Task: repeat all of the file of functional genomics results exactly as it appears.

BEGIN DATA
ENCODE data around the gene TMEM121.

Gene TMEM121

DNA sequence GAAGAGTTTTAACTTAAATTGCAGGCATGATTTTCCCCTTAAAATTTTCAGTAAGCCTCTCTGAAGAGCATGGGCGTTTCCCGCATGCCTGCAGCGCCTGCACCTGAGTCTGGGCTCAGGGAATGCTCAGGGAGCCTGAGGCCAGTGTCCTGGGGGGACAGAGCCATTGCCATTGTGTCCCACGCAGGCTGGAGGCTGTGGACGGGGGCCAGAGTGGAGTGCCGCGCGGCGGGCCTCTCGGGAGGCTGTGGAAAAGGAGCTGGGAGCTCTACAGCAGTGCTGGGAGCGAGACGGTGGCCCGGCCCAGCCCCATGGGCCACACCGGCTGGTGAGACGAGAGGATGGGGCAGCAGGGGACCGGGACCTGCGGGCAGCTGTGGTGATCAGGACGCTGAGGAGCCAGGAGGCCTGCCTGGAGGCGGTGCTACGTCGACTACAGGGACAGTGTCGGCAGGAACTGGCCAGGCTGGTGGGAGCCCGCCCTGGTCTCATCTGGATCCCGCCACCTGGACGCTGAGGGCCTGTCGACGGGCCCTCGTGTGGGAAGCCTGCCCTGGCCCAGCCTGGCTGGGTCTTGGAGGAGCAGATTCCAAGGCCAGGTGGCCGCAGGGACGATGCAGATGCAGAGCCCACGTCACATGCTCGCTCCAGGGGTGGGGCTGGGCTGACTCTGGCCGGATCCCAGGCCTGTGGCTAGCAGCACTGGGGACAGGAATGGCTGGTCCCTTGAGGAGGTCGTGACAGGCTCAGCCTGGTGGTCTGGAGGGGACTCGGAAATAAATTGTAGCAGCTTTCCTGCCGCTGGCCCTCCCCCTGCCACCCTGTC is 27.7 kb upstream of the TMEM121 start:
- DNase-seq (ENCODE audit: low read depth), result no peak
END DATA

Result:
ENCODE data around the gene TMEM121.

Gene TMEM121

DNA sequence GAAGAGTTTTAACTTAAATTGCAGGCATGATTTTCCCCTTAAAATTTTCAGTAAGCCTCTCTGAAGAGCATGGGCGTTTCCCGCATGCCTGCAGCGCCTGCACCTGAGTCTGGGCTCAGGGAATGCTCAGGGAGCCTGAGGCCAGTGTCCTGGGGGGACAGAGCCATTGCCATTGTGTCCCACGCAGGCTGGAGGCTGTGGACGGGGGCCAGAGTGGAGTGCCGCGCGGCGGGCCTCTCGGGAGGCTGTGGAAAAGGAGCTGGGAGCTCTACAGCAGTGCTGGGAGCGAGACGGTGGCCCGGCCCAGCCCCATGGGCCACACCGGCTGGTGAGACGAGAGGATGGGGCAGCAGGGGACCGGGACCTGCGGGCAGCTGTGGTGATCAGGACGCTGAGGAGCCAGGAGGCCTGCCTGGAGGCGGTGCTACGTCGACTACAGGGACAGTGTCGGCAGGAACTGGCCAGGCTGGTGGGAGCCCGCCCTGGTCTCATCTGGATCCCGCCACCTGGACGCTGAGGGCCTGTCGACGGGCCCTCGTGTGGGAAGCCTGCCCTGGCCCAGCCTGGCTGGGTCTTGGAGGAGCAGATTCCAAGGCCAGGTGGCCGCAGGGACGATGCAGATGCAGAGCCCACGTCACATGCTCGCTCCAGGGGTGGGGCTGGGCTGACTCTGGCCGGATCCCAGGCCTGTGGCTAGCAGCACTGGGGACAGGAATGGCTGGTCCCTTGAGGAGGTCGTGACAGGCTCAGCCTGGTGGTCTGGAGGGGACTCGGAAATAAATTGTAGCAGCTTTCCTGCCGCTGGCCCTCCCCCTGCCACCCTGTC is 27.7 kb upstream of the TMEM121 start:
- DNase-seq (ENCODE audit: low read depth), result no peak